Actually, I had the same reaction as I read Peter Matthiessen's The Birds of Heaven: Travels with Cranes (2001), although to some extent that book was saved for me by the paintings and drawings of wildlife artist Robert Bateman. These studies brought the real subjects--or at least what were purported to be Matthiessen's real subjects--to life for me. Monsters of God lacks even photographs of the four predator species explored. The maps provided helped me locate the remote areas they inhabit, but also made me nostalgic for fictional animal fantasies like Richard Adams's Watership Down (1972) since, when supplemented by the magic of imagination, Adams is able to bring his subjects to life, allowing his reader to imagine them in the territories shown in the maps he provides. Neither Matthiessen nor Quammen sparks the essential imaginative leap and the accompanying empathy for the individual animal--exactly what each requires if readers are to be moved to care and to take action in behalf of these animals. Nor does such a leap require fiction.
Carl Safina's Eye of the Albatross: Visions of Hope and Survival (2002) achieves everything Quammen succeeds in (and adds a masterful reading of Coleridge's "The Rime of the Ancient Mariner"!) but also, by entering imaginatively as well as scientifically into the life journey of a single albatross, Amelia, achieves the balance of the anthropocentric and nonanthropocentric that neither Quammen nor Matthiessen manages. Amelia comes alive and gives the researchers and indigenous people as well as the reader reason to care about her survival. Perhaps that also explains why Safina's is a vision of hope and survival while Matthiessen and Quammen cry doom and extinction.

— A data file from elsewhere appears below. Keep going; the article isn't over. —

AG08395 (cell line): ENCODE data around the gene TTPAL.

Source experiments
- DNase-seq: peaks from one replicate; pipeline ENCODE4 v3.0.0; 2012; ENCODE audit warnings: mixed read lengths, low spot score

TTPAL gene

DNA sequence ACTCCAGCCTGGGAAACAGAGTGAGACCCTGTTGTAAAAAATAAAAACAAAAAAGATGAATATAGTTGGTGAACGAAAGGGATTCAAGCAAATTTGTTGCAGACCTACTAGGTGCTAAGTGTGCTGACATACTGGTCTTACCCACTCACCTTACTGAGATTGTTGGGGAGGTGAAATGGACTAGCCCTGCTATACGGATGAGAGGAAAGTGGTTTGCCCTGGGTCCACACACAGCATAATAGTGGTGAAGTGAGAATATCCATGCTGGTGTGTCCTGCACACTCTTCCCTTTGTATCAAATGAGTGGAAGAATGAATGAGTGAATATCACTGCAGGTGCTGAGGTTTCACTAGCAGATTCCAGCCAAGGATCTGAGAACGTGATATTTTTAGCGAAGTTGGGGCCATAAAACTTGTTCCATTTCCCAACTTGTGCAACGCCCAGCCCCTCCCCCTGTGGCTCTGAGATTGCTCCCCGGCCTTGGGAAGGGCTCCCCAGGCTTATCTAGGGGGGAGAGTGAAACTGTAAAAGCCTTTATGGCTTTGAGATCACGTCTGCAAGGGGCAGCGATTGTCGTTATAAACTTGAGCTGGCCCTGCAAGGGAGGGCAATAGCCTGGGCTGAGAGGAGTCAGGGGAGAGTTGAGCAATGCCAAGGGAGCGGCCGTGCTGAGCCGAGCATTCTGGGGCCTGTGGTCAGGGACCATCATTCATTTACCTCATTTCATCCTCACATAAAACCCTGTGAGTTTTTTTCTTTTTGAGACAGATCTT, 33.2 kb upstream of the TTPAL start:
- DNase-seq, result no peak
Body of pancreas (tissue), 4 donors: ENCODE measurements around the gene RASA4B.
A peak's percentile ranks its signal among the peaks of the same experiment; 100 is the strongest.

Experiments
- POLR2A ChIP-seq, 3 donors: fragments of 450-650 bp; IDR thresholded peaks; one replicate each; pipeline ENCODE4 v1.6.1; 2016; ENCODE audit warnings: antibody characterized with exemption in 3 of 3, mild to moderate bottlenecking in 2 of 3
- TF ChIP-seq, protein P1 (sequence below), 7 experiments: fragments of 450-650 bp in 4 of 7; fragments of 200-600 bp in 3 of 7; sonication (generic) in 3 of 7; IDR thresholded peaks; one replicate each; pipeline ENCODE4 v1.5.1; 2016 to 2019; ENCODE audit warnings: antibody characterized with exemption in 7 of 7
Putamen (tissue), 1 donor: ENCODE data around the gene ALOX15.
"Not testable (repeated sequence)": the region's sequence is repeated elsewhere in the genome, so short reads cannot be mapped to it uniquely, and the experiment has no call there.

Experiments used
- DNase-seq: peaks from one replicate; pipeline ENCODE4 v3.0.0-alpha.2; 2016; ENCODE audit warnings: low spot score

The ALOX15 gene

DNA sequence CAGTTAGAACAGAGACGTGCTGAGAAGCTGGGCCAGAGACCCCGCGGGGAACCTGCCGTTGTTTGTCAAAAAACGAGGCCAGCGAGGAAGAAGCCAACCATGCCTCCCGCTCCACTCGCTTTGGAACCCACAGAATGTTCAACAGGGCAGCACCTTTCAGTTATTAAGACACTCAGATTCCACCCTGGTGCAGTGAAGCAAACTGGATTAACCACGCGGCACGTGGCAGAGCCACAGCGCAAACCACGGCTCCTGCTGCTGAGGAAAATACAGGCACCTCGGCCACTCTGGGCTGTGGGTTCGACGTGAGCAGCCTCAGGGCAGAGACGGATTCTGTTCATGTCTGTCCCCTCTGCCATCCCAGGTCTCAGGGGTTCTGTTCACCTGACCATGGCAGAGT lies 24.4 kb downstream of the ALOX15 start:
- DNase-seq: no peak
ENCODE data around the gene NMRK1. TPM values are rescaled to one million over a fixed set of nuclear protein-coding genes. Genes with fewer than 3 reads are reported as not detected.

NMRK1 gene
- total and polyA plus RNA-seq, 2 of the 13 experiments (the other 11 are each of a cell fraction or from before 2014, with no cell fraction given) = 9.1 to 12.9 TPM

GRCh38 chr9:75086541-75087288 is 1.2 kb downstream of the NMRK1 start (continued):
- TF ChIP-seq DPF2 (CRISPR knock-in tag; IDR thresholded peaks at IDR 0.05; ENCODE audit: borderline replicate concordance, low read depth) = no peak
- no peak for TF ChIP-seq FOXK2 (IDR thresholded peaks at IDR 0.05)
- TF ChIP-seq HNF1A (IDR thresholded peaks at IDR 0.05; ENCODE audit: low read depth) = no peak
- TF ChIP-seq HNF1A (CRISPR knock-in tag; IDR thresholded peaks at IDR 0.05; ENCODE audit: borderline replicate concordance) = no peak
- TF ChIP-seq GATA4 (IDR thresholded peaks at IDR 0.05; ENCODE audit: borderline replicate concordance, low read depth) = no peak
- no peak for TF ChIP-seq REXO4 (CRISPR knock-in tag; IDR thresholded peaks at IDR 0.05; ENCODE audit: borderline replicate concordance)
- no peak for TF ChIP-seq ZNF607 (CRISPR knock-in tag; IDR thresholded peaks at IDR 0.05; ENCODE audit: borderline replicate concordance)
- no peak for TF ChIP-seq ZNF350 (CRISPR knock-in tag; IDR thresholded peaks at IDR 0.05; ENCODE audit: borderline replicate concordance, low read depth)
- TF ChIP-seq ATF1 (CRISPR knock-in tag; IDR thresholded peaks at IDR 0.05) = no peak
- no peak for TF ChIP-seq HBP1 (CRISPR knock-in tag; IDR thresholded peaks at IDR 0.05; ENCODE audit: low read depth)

Not that I underestimate the dangers such large predators, in fact wilderness itself, face. Each of these predators, Quammen tells us, is a keystone species essential to stabilize the food chain. Their loss, as Montgomery puts it in her review, "signal[s] an ecological collapse" by the year 2150. As Norman Rush recognizes in his New York Times review, Quammen's book is "an expansion and gloss on Thoreau's prophetic 'In wilderness is the preservation of the world.'" While I appreciate the significance and, again, the literary gloss, and agree with Rush that Quammen actually focuses more on efforts to save these magnificent creatures than on efforts to eradicate them, those efforts seem themselves anthropocentric.